May 14, 1902

?

The MINISTER OF MARINE AND FISHERIES.

My hon. friend is mistaken. In the first place the arrangement .made between the Commissioner of Customs and the manufacturer sets forth just what pieces are required. Practically the whole gun is made in Canada. There are a few small pieces, easily designated, in regard to which it is very simple to know just how many of them are used, and would be entitled to come in free. Supposing they manufactured 10,000 rifles for the government, the customs would know that only 10,000 of these articles, or sets of articles, used in those rifles would be entitled to come in free. I do not think there will be any difficulty in working it out. I was on the committee examining the matter, and we found it was only a few small articles that we have not yet perfected in this country, that will have to be imported from foreign countries.

Topic:   WAYS AND MEANS-AID TO RAILWAYS.
Permalink
CON

Robert Laird Borden (Leader of the Official Opposition)

Conservative (1867-1942)

Mr. BORDEN (Halifax).

The hon. member for Lanark (Mr. Haggart) is perfectly correct in what he stated with, regard to the effect of this resolution. He said, as I understood him, that it is quite competent for the manufacturers to merely assemble everything, importing all the materials from abroad.

Topic:   WAYS AND MEANS-AID TO RAILWAYS.
Permalink
?

The MINISTER OF MARINE AND FISHERIES.

If there was not a contract, it might be possiible; but the contract specifies what is to be done.

Mi-. BORDEN (Halifax). The contract has nothing to do with this resolution. My hon. friend from Lanark was not dealing with any contract, -but with what is before the House; and he is absolutely correct in bis statement as to the effect of this resolution.

Topic:   WAYS AND MEANS-AID TO RAILWAYS.
Permalink
?

The MINISTER OF MARINE AND FISHERIES.

Theoretically, yes.

Topic:   WAYS AND MEANS-AID TO RAILWAYS.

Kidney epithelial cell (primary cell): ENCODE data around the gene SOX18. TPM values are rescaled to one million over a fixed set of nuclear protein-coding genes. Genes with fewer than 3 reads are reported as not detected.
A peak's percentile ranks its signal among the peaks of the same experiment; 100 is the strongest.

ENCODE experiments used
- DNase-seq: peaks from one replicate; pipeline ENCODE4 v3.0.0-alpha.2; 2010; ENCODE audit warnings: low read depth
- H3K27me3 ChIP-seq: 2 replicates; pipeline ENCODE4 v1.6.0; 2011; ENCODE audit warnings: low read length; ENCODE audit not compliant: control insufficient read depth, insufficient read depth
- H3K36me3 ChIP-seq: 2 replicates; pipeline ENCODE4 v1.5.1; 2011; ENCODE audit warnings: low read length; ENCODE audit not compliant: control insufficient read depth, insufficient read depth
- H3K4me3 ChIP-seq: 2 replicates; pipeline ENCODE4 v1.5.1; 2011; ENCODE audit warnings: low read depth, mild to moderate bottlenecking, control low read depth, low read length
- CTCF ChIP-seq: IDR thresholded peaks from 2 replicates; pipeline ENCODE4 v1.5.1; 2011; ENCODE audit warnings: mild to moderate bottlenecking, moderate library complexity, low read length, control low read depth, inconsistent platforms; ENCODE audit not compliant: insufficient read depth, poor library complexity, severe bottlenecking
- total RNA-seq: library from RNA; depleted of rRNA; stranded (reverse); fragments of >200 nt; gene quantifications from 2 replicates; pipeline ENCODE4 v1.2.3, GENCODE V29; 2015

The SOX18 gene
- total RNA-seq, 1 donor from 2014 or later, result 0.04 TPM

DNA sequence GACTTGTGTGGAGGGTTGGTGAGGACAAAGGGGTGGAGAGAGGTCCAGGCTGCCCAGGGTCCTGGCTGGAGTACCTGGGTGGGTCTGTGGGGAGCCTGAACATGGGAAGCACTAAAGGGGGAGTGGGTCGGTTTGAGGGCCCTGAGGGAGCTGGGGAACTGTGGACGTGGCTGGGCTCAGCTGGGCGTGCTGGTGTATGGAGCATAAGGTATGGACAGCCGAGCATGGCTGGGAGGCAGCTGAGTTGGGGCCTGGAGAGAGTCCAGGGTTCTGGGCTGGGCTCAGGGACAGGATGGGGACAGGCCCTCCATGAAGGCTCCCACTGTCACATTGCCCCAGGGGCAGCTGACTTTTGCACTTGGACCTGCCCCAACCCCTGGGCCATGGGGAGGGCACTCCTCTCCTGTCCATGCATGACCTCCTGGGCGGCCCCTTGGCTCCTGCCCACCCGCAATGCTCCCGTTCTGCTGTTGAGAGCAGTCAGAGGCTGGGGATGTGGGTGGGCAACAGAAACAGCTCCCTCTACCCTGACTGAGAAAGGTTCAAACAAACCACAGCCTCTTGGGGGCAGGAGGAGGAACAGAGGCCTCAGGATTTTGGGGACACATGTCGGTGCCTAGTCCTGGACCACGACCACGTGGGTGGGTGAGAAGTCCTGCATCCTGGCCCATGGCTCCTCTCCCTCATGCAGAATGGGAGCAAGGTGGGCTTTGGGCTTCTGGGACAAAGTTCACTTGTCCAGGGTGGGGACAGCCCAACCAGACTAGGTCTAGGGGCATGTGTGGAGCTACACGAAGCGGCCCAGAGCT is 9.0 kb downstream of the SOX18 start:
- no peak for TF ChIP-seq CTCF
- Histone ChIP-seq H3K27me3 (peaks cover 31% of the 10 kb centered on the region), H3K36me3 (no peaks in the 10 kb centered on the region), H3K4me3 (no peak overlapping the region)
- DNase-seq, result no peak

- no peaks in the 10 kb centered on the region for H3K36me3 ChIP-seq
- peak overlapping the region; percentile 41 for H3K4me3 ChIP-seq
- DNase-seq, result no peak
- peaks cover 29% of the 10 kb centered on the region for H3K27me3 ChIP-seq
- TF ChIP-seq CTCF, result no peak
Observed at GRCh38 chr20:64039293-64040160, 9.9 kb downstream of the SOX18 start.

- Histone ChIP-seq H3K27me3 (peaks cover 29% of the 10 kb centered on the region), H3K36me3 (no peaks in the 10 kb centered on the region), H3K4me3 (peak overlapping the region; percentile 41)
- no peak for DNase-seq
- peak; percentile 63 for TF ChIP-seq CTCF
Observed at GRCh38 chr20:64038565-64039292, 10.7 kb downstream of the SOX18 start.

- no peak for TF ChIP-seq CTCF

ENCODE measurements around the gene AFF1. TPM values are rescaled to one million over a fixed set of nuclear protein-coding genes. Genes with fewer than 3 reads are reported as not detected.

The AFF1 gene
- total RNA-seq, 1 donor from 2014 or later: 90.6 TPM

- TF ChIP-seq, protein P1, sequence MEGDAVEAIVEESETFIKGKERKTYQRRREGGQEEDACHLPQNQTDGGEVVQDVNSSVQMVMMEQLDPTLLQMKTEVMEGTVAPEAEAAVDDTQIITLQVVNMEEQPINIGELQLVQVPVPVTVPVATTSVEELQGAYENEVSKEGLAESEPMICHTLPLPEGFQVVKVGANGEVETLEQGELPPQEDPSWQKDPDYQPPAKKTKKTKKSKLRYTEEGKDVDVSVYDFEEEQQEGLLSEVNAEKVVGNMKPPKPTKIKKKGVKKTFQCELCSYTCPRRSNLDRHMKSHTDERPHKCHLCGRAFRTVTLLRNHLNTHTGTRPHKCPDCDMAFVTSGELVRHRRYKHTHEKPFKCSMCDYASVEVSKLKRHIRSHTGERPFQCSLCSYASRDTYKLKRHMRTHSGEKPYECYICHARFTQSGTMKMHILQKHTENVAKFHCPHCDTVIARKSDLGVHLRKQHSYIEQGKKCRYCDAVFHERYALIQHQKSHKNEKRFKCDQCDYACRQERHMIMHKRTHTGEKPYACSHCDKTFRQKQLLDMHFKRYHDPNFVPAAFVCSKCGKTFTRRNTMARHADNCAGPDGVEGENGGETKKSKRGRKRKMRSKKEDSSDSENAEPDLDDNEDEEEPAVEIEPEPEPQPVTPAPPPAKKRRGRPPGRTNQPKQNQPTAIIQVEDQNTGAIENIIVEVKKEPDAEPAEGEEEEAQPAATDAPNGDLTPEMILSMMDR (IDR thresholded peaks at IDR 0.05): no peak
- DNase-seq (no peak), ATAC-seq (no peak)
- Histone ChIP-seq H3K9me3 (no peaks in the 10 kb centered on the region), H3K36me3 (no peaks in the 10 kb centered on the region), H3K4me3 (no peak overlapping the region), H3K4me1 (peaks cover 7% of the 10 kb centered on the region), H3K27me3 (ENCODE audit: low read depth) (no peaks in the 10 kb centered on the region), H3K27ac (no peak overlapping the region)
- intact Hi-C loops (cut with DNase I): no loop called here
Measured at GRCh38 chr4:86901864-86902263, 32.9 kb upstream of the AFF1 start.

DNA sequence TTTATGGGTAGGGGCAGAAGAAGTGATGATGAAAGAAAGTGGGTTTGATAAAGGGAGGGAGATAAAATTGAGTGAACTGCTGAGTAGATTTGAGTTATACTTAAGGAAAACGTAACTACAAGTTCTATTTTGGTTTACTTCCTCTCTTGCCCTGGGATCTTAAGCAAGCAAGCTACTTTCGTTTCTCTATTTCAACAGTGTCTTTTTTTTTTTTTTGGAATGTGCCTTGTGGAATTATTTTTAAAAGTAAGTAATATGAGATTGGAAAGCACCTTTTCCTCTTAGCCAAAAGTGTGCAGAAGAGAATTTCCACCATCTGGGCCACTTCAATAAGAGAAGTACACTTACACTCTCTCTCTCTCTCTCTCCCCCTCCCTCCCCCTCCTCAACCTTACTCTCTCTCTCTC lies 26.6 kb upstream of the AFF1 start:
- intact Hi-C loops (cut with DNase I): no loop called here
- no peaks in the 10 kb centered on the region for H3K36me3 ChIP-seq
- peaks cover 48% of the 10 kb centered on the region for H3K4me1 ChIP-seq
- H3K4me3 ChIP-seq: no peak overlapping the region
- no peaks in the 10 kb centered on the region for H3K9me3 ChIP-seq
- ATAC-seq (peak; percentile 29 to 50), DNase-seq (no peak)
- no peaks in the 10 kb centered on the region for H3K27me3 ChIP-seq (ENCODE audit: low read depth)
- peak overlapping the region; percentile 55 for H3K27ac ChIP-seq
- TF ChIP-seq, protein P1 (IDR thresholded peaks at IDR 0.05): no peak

Permalink
CON

Robert Laird Borden (Leader of the Official Opposition)

Conservative (1867-1942)

Mr. BORDEN (Halifax).

The English language could not be plainer :

All materials or parts in the rough, unfinished and finished, screws, nuts, bands 'and springs, to be used in rifles to be manufactured at any such factory for the government of Canada.

You could not get a more comprehensive statement than that by employing any language. Of course, it is to be done under regulations made by the Minister of Customs, which may afford some safeguard; but apart from that, it is certainly open to the very grave objection which the hon. member for Lanark has suggested.

Topic:   WAYS AND MEANS-AID TO RAILWAYS.
Permalink
?

The MINISTER OF FINANCE.

My hon. friend has perhaps not observed the distinction drawn in subsection ' b' between the rough materials and the finished materials. If he reads it again, he will see that while they are at liberty to import rough and unfinished materials generally, the finished articles which they import are limited to screws, nuts, bands and springs. Then there is the general proviso that the Minister of Customs must make the regulations.

Topic:   WAYS AND MEANS-AID TO RAILWAYS.
Permalink
CON

Robert Laird Borden (Leader of the Official Opposition)

Conservative (1867-1942)

Mr. BORDEN (Halifax).

The whole of what the hon. minister states depends on the punctuation marks, which are not generally taken into consideration by the courts. There might be a very strong argument made to prove that it means exactly what the hon. member for Lanark says. These punctuation marks, though regarded as important by many people, have practically no effect in determining the meaning of language in a court of law.